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South Shore chapter holds public forum on biomass energy

Panelists Mary Jane Rodger, Bob Bancroft, and Richard Pearson


The Council of Canadians South Shore chapter held a “Clear-Cut Question: Is Biomass Energy Sustainable?” public forum on November 18.


Biomass, when kept at a sustainable scale, can be an ideal way to generate power by using wood scrap (bark, wood chips and sawdust) that would otherwise be seen as waste. But increasingly industrial-scale logging specifically for the purpose of biomass appears to be on the increase. The Digital Journal has reported, “Especially troubling is the finding that Canadian biomass exports to Europe have increased roughly 700 per cent in the past eight years. And in Nova Scotia, for example, a province on Canada’s east coast and well positioned for biomass shipments to Europe, logging specifically for the purposes of biomass export has begun.”


South Shore chapter activist Charlene Morton tells us, “Almost a hundred people came out on a rainy night to hear three experts speak about the problems and solutions associated with contemporary biomass operations in Nova Scotia. The event featured Mary Jane Rodger, the general manager of Medway Community Forests Co-Op, which promotes sustainable forestry practices; Bob Bancroft, a founding member of the Healthy Forests Coalition; and Richard Pearson, business co-owner of Bridgewater Renewable Energy Works, which is proposing a small biomass operation for the local Nova Scotia Community College campus.”


Morton adds, “Most in the audience have experienced or seen the destruction of woodlands and are very sensitive about the impact on soil health, wildlife habitat, watersheds, and resource-based livelihoods. They have also witnessed the Nova Scotia government’s ‘green-washing’ of biomass operation at the large Port Tupper site. So they came with pointed questions: Should we be develop biomass systems if we are not sure that the wood residuals are coming from sustainably managed and healthy woodlots? How efficient can the proposed Bridgewater plant operate if the generated heat is not needed for five months of the year? What kind of funding and regulations need to be in place to ensure the success of community forests?”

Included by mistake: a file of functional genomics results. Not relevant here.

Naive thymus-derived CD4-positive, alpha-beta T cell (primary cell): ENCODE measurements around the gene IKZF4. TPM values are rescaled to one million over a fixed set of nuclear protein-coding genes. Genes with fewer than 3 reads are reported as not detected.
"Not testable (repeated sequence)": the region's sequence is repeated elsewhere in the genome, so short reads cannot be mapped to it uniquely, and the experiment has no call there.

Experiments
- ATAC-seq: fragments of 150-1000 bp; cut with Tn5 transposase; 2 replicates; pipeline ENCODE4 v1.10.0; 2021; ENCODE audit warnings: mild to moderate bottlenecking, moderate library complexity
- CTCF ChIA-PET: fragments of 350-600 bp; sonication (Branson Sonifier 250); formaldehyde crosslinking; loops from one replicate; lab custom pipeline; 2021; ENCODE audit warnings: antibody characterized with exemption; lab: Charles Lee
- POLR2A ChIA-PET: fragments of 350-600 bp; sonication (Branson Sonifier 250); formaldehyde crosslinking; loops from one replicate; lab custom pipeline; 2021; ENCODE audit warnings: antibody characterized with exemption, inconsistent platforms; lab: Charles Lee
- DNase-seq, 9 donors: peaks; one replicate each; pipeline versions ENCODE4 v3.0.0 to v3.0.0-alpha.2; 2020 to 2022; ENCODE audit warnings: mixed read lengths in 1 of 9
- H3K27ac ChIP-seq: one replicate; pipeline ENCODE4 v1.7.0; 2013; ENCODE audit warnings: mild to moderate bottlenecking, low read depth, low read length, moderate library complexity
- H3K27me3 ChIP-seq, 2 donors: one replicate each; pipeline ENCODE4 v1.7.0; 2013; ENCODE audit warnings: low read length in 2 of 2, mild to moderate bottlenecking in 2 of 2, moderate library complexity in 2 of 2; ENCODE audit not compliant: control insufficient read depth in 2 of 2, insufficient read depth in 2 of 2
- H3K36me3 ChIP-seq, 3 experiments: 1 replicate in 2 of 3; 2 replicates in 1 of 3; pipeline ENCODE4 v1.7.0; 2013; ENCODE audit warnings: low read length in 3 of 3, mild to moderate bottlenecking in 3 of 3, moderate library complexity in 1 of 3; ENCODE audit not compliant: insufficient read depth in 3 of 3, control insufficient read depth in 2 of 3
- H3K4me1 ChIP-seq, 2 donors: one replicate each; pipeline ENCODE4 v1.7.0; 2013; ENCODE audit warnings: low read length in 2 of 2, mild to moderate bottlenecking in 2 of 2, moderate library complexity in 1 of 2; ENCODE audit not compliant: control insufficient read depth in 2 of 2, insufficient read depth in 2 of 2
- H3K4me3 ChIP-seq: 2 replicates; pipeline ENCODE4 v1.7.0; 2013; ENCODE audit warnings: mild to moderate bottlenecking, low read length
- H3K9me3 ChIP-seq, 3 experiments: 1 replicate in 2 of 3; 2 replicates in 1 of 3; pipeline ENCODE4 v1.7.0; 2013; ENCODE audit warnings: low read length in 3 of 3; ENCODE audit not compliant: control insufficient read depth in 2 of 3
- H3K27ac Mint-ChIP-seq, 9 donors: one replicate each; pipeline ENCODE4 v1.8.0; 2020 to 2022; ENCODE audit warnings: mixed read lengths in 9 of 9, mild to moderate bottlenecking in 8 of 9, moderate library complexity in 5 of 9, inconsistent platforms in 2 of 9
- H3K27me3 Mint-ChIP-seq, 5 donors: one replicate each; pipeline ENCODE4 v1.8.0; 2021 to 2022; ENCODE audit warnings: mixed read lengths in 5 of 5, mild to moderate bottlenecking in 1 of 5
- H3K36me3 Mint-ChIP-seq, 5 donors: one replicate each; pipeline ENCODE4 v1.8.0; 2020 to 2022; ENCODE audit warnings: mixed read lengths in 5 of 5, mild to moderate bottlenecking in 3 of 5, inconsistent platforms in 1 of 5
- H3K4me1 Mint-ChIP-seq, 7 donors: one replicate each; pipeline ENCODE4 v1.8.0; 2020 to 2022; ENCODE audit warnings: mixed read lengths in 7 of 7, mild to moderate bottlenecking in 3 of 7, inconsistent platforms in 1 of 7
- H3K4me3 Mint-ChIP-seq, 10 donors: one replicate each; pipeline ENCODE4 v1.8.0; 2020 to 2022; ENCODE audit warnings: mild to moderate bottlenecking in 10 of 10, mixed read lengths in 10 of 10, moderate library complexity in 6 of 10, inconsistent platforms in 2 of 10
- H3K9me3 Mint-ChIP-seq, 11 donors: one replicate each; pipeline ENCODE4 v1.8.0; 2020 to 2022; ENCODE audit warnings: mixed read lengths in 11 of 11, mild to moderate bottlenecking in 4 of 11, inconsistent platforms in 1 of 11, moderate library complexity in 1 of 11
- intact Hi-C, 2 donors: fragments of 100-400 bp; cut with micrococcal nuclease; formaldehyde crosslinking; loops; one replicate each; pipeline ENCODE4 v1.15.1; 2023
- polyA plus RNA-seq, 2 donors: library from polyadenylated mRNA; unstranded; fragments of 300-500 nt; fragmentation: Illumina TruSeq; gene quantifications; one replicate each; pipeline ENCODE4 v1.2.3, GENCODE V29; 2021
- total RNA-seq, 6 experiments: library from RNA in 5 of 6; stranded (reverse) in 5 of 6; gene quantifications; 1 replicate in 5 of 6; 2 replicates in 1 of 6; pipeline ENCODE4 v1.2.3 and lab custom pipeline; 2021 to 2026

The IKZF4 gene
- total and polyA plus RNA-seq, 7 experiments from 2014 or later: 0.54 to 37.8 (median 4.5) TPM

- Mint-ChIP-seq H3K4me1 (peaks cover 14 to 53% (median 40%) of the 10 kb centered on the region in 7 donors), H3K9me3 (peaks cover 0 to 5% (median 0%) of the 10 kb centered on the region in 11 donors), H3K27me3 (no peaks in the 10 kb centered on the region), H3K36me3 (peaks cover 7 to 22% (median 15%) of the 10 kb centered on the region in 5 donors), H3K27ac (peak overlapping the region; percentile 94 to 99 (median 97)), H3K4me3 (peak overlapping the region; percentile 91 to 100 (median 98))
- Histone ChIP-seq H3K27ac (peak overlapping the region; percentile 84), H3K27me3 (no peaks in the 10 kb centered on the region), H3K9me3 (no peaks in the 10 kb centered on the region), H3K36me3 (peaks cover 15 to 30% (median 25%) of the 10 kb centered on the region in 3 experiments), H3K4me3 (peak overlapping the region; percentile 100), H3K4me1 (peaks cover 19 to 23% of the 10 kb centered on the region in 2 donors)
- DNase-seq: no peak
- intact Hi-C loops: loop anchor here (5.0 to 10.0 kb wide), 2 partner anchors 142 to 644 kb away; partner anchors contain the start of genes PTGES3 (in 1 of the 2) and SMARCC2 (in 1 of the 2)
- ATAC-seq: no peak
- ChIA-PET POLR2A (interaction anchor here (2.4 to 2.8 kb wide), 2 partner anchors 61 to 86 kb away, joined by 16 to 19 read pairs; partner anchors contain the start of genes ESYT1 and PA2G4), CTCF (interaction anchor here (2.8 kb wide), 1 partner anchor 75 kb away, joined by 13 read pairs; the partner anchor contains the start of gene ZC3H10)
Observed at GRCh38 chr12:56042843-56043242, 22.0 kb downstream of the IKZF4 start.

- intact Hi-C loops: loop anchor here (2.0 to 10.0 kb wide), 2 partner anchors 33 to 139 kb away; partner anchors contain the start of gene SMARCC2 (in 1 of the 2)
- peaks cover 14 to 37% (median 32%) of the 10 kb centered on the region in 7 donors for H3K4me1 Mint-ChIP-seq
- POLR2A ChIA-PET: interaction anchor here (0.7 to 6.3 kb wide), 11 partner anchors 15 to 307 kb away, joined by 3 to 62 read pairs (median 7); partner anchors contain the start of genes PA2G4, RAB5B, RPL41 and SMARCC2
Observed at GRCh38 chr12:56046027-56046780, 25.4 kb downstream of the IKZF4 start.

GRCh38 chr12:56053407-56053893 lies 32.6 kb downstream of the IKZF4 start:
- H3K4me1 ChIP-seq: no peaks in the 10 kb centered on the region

The proposed Bridgewater biomass project would reportedly require 100 tonnes of wood a day. Pearson has stated, “That’s three truckloads, essentially 36,000 tonnes a year. Location is a very positive attribute for this project. It’s literally a few hundred feet from the substation behind the community college, and thermal customers are clustered nearby, minimizing capital and disruption costs. There’s a local abundant renewable source of biomass including underutilized forestry residual fibre, sawdust, bark shreds and some underutilized species that aren’t used for the pulp and paper industry and aren’t used for saw logs.”


The Point Tupper facility falls under the worse case scenario of a biomass plant. About 50 trucks a day deliver wood to that facility and almost 2,800 hectares of forest are cut every year to be burned for electricity at this plant. A December 2015 report by the East Coast Environmental Law Association says, “While the simple ‘burn a tree, grow a tree’ formula may seem intuitively sound, research is showing that in many cases, cutting and burning trees for electricity actually increases net carbon emissions for at least several decades, and sometimes for over a century.”


Morton concludes, “The event finished at 9 pm but many people lingered to continue the conversation, underlining how passionate people are about the need to improve the health of our forests. Because our forests, soil health and general woodland ecosystems are in crisis and will take years to restore, renewable biomass energy will be a point of contention for the Nova Scotia government going into the 2017 provincial election year.”


As Council of Canadians chairperson Maude Barlow highlights in her new book Boiling Point: Government Neglect, Corporate Abuse, and Canada’s Water Crisis, “Protecting forests means also protecting wetlands, and all levels of government, First Nations and communities must work together to protect, restore and rejuvenate the damaged forests and wetlands of Canada.”